Niantic has changed the way the Pokemon Go app communicates with Pokemon Go servers, breaking the so called Pokemon Go APIs.
Niantic scared off developers of the so called Pokemon Go APIs with legal letters over the weekend. Now the second step of the shut down of unauthorized third party Pokemon Go apps is underway. Niantic changed the way the Pokemon Go app communicates with the Pokemon Go servers, breaking the Pokemon Go APIs.
Pokemon Go trackers and bots are based on an reverse engineered library of APIs. The developers of these tools, who are not slammed by a cease and desist letter like Pokevision, are scrambling to update the Pokemon Go APIs to make them work again.
Famous Pokemon GO API developer Mila432 has already found a way to make his Pokemon Go API work again, but he got hit by a cease and desist letter and will not share his fix. Niantic definitely has to hire this guy. If Mila432 has found a solution, it is only a matter of time another developer will find a workaround too. Mila432 has published a video as proof that he found the solution to the new security measure Niantic has implemented. Watch below.
Other developers try to convince Vasily aka Mila432, who is a computer science student located in Penza, Russia, to share his solution. They argue that he is safe in Russia from Niantic's lawyers. It is not just the lawyers though. He is also against the use of his Pokemon GO API in bots and the whole shady business of selling Pokemon Go accounts made with bots. As said above, Niantic needs to get him an H1B now or open a developer office in Penza. The city is located 625 kilometers southeast of Moscow.
Niantic has added some sort of digital signature to the communication between the Pokemon Go app and the Pokemon Go servers. The so called "unknown6" key is what developers are trying now to replicate. They are scanning through the app code of the latest Pokemon Go app release to find out how the app is generating "unknown6."
This "unknown6" field has been in present in the app before. Now something on the server has activated the use of it.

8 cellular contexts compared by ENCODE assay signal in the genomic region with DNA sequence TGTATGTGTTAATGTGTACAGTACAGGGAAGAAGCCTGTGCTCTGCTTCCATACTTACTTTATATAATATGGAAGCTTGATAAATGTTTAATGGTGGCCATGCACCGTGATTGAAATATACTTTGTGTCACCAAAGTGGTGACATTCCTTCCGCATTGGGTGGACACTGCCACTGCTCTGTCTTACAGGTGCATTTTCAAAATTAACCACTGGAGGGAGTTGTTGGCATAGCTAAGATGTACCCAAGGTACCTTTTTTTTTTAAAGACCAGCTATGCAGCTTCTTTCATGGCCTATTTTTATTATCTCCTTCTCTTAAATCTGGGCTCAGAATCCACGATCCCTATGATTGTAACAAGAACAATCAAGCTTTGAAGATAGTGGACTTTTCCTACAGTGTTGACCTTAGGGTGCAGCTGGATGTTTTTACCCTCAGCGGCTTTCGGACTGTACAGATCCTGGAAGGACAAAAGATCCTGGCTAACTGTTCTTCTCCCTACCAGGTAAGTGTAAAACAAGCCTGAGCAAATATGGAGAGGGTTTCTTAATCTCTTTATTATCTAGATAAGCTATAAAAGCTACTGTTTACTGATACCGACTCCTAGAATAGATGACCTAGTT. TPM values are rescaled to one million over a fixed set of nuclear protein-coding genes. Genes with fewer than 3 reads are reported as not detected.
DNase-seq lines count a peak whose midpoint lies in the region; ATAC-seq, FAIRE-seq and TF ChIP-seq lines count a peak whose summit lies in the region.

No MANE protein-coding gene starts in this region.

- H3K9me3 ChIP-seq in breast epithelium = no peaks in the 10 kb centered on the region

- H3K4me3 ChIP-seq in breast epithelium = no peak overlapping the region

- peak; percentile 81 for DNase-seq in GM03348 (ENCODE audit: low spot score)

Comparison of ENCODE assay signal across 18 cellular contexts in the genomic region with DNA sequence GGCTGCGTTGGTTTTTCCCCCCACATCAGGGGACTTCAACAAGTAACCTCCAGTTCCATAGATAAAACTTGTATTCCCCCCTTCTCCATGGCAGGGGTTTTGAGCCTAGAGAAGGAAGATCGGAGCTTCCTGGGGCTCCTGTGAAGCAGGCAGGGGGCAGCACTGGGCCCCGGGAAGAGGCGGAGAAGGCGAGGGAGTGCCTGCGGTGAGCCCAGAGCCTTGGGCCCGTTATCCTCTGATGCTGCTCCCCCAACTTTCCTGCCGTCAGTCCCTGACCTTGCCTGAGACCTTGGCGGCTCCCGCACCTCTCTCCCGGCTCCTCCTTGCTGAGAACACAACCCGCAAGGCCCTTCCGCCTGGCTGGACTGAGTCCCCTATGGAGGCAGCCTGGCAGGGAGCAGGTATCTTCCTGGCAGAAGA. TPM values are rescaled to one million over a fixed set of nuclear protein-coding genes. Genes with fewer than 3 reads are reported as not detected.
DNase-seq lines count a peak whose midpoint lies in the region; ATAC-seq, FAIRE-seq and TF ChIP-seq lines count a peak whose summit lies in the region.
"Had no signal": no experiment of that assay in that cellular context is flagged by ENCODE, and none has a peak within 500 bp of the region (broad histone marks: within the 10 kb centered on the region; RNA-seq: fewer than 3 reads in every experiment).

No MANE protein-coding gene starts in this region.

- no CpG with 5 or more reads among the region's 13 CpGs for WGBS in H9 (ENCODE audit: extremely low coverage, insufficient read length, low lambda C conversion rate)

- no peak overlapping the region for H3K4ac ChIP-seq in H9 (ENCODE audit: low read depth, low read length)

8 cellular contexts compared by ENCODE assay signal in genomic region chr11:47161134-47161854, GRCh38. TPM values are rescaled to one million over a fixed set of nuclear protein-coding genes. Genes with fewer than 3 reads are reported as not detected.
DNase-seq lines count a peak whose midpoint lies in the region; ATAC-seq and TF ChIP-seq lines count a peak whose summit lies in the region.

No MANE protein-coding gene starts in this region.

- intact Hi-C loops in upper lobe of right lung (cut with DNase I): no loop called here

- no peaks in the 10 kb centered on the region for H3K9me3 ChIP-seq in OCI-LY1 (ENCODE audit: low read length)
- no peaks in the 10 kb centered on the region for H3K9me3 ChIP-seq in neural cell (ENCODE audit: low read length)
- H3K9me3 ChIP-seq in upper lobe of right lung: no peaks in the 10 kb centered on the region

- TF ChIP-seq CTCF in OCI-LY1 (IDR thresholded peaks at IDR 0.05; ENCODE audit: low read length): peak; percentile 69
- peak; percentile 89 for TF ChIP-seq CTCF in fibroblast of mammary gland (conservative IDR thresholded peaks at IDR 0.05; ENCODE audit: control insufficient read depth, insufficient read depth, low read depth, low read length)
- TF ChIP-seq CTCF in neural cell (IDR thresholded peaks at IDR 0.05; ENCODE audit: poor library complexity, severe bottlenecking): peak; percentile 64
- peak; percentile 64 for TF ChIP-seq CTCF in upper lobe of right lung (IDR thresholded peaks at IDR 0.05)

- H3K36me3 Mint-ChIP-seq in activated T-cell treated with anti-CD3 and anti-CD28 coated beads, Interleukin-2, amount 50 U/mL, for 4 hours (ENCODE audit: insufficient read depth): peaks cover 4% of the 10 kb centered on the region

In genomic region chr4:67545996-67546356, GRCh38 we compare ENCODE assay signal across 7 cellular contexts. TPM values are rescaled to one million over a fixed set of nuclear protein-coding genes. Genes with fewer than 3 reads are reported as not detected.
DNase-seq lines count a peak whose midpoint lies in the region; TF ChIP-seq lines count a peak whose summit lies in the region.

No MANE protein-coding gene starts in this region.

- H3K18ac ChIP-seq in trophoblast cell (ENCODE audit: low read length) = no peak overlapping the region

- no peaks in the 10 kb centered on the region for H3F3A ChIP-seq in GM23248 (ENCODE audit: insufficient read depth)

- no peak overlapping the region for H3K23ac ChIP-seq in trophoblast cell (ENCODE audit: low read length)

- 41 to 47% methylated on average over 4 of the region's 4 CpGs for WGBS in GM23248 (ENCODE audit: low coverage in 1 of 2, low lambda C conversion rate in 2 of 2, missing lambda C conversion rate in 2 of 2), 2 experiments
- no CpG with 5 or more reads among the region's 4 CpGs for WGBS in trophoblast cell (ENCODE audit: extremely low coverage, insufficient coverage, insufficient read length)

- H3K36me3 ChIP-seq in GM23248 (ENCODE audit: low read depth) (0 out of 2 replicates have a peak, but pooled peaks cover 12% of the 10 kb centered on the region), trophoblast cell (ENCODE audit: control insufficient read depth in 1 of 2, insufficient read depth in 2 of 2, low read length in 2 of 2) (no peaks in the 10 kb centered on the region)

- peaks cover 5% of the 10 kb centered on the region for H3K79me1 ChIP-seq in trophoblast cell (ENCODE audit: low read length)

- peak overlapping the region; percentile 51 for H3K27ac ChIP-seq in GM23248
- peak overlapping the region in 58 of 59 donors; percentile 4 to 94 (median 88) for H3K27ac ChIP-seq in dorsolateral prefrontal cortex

If your favorite Pokemon Go tracker or Pokemon Go bot is not working, you will have to wait until the developers of the underlying Pokemon GO APIs will find a fix. That fix might be short-lived as Niantic is likely able to change the digital key anytime.
This security measure was inevitable. Niantic needs to protect its server infrastructure. While Pokemon Go trackers are useful, PokeBots that automate game play are cheating tools. The open access to the Pokemon Go servers also invites hackers to come up with sophisticated attacks. Any cloud service is using digital security and encryption for communications between clients and servers.
Niantic has over 100 million users on the Pokemon Go platform. Digital security is an obvious requirement. Eventually Niantic will release an official API to developers to build added-value apps, but that's likely still far out. Niantic said in its latest communication to focus now on the roll out to the rest of the world.
This technical change is likely the end of the community driven Pokemon Go coding that evolved dramatically fast on Github since the launch of Pokemon Go early July. It now depends if this is going to be a cat and mouse game between Niantic and the Pokemon Go developer community or if Niantic can curb the unauthorized access to a minimum.
The Pokemon Go hackers succeeded in finding a fix for the Signature security Niantic introduced. A working code has been published on Github. Now Pokemon Tracker and bot maker will use that new Pokemon Go API to fix their apps. Niantic will change the Pokemon Go servers in case the queries increase again too much.
50 hours after the introduction of a digital signature the 3rd party developer community has still not cracked the code to enable their Pokemon Go trackers and bots. Turns out the change Niantic made is more complicated than just a single digital code. Unknown6 turns out to be several "Unknowns." The digital signature take the current position and other data into account. Developers are still struggling to find out how the digital codes are calculated.
Update: Niantic explains why the company has blocked the 3rd party Pokemon Go trackers by breaking the Pokemon Go APIs. The company has also made clear it will keep blocking 3rd party tools, even if developers find a way to fix unknown6.
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